Cricket Expert & Columnist
No time to be timid
Mike Atherton urges England to be bullish at the Wanderers if they want to seal a series win over South Africa.
Last Updated: 13/01/10 9:06am
It's fitting that one of the great amphitheatres of world cricket should stage the final act of this Basil D'Oliveira Trophy.
Centurion and Cape Town provided fights to the finish but having survived both and cut a swathe through South Africa in Durban, England know this is a series they cannot lose.
So the hosts have it all to do and if the imposing, high stands at the Wanderers are full there should be a terrific atmosphere in the 'Bullring'.
This is a venue that generally produces quite interesting cricket; the pitch has pace, bounce and carry and swing bowlers tend to do well here thanks to the thundery, humid conditions that often emerge throughout the afternoon.
Just ask Matthew Hoggard, whose 12-wicket return inspired England to a series-winning 77-run victory here on the 2004/05 tour.
As I write, it's raining here for the first time in a couple of days following an unusually wet December.
Despite that, the pitch didn't look any different from a typical Johannesburg strip when I went out in the middle. There is quite a lot of grass on it but that grass is rolled in.
Much has been written about South Africa's intention to prepare a result pitch but that's been overplayed in my view. Of far more interest are the overhead conditions.
If it's bright and sunny this pitch will be nice to bat on, if it's cloudy and overcast the ball should zip around much as it did on my last tour here in 1999/2000 when we collapsed to 2-4.
This England team is probably not as good as the side that won in South Africa in 2004/05, principally because the current attack lacks the pace and potency provided by Steve Harmison and Andrew Flintoff.
Moreover, it's hard to argue that England have been the better team this time around. South Africa have had the better of two Tests to England's one but they have been guilty of failing to take their chances.
By contrast, England have done well to hang on and their 1-0 lead is as much a tribute to their ability to tough out a result as it is to seize an opportunity.
Should Andrew Strauss' side leave these shores having won both the one-day and the Test series it will be a significant achievement and a splendid platform for this winter's Ashes given that when they arrived in November South Africa were the No 1 ranked side in both formats.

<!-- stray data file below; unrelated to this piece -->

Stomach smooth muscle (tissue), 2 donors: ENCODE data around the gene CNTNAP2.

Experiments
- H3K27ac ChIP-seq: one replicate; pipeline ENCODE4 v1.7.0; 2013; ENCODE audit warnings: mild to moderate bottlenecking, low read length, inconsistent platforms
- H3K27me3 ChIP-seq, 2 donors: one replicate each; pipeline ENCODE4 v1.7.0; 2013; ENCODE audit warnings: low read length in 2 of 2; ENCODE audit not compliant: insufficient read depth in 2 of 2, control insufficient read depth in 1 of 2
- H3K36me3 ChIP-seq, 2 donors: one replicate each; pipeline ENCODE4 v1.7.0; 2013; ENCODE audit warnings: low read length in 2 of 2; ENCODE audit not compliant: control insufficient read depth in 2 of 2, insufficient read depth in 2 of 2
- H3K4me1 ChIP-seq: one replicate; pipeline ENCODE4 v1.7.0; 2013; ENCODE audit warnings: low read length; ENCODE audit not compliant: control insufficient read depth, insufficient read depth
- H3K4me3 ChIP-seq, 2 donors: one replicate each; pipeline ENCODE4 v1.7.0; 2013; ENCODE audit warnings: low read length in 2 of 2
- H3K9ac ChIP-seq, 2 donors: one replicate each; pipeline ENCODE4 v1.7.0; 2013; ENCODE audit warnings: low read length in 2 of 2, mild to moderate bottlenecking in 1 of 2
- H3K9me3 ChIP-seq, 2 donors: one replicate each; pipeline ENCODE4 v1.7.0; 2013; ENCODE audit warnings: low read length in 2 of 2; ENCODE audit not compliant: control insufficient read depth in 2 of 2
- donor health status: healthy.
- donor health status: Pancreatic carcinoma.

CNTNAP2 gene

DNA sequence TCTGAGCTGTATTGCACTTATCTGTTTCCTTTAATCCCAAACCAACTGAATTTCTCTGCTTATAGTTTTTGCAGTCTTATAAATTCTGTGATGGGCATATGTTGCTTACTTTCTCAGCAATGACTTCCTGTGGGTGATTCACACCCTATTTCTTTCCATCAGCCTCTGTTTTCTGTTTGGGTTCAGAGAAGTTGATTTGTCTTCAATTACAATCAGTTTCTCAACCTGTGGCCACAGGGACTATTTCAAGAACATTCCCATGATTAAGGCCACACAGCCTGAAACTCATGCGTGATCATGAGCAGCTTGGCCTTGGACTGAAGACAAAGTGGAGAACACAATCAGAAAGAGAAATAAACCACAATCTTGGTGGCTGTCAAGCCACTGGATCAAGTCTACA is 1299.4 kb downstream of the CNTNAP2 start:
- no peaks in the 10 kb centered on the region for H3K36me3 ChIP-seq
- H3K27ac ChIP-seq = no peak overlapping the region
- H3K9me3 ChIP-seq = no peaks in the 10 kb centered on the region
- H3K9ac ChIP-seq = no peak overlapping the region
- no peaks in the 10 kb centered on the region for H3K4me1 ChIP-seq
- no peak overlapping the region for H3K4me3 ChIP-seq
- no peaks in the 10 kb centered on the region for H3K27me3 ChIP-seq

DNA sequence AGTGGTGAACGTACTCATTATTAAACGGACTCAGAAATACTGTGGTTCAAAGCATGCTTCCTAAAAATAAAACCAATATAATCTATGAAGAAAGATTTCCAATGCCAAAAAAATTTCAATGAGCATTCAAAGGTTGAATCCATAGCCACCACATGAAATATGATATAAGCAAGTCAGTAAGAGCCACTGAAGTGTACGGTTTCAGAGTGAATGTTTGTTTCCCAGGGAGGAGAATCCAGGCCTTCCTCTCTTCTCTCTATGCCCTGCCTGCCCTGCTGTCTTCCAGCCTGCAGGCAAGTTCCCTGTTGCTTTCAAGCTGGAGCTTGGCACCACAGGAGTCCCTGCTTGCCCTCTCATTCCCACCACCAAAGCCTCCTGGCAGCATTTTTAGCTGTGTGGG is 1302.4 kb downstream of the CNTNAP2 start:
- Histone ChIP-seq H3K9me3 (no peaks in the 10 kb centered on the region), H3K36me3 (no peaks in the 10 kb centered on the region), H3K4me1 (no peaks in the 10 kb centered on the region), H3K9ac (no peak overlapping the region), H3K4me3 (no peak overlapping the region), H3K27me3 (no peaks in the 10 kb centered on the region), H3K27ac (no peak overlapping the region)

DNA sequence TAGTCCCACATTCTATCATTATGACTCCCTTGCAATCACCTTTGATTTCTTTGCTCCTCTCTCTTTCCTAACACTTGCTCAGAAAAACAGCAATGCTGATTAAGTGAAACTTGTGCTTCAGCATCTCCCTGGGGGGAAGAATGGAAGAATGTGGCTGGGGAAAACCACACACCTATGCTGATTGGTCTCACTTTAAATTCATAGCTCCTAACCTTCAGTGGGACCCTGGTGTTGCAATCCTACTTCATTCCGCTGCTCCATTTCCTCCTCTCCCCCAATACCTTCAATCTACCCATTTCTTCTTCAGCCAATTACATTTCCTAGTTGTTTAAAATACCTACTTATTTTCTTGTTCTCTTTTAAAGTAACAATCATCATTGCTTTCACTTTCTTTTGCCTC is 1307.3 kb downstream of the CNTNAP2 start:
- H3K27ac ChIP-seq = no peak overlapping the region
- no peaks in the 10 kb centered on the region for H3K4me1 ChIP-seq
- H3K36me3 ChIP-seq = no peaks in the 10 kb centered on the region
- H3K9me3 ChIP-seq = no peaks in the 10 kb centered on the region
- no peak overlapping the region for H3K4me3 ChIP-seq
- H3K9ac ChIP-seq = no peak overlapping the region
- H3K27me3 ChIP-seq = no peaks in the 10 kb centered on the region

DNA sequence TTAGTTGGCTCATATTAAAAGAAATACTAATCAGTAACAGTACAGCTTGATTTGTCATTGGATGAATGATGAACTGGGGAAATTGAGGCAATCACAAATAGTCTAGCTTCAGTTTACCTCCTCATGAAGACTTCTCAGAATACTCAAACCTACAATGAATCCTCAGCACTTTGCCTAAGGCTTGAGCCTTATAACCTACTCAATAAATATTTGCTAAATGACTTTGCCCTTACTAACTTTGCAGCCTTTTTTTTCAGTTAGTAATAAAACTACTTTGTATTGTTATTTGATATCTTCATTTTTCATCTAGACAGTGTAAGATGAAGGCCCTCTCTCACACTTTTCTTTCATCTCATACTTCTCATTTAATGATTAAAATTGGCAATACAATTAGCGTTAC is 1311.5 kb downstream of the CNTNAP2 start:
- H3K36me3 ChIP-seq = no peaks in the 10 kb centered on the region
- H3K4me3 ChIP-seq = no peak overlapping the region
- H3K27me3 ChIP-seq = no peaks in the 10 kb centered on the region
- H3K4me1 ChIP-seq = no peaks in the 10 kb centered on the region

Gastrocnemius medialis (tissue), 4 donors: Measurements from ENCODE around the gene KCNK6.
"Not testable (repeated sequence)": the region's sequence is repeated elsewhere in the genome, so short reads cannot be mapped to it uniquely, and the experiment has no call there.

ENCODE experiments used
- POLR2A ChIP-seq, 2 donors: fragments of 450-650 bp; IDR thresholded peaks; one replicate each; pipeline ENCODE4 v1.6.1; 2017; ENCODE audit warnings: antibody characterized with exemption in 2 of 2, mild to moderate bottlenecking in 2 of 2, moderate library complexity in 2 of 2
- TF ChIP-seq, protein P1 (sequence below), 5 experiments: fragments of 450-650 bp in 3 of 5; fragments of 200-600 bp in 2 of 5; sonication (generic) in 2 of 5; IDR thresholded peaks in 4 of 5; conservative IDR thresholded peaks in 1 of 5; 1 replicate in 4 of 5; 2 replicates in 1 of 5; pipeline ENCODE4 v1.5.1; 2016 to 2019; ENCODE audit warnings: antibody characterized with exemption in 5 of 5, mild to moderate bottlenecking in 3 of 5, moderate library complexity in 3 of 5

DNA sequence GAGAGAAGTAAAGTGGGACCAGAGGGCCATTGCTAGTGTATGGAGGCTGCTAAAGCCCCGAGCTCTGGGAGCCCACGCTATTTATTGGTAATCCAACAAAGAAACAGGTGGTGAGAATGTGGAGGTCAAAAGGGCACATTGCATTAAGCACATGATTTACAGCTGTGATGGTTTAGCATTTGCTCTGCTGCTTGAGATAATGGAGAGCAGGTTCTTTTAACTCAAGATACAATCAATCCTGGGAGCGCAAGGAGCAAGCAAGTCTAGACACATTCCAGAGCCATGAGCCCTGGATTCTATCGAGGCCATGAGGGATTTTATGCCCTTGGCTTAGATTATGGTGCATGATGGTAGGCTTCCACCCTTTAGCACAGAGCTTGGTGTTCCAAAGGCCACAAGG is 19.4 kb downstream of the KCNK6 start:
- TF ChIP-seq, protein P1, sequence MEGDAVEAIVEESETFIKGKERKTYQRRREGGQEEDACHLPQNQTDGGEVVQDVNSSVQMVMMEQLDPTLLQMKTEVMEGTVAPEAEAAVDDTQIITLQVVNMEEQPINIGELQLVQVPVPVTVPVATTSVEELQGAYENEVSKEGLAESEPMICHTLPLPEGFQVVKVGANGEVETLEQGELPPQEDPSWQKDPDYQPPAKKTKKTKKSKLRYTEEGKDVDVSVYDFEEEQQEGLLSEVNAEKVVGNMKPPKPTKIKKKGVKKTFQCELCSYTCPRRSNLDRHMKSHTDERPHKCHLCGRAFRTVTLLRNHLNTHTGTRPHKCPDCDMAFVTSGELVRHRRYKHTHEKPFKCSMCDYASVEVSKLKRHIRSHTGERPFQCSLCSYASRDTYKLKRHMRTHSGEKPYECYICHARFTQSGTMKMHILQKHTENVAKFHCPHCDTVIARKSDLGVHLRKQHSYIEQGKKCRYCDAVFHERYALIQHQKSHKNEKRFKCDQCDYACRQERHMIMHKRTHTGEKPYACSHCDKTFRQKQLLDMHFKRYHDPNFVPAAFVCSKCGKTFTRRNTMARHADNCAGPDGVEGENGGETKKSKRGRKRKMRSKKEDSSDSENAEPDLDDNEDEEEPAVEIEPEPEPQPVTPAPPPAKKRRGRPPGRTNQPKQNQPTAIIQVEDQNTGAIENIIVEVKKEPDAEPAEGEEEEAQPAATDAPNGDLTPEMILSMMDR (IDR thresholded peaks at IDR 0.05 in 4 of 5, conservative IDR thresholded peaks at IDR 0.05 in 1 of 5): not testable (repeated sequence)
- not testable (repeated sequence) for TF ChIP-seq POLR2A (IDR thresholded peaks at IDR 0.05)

Given that they are 1-0 ahead and the players who were most under pressure (Ian Bell, Alastair Cook) are scoring runs, I don't expect England to change their side for the final Test.
Friedel de Wet's back injury means South Africa have to make at least one change but the inclusion of debutant Wayne Parnell will not weaken them much.
Left-armer Parnell is a pretty decent replacement because he offers a variety of angle with the ball and is handy with the bat; the downside for South Africa is that his follow-through marks will be perfect for Graeme Swann to bowl into.
The week-long gap between Tests has allowed both sets of players three days off before getting stuck back into training, a period that must have benefitted South Africa.
Had there just been two or three days between the draining draw at Cape Town and the start of this Test I think South Africa would have found it tough, physically and mentally, to get themselves up again.
Now the squad should be refreshed and focused on the task in hand - although I wonder if that's completely true for Paul Harris and Ashwell Prince.
I don't think the selectors will leave Harris out for this one (even if I'm sure they've had a quick think about it) but you could argue that the whole episode surrounding Imran Tahir's inclusion and subsequent withdrawal from South Africa's squad for the upcoming tour of India could have an undermining effect on the spinner.
This issue also suggests that South Africa are not the most organised set-up off the field. To be unsure if a player is qualified or not to play for your country smacks of more than a little incompetence to me.
As for Prince, well he is struggling. He's short of confidence and is a real worry at the top of the order, where he doesn't look like a natural opening batsman.
England feel they've got the wood on him, that this is an area they can exploit; if Prince does get through the new ball, then Graeme Swann is lying in wait and looks all over him too.
Nor did Prince cover himself in glory in the third Test when he called for a review despite being absolutely plumb to Swann in the second innings.
But, just to reassure Lancashire fans that the county hasn't got a duff buy for 2010, Prince is still a pretty good player! How South Africa need him to show it from Thursday.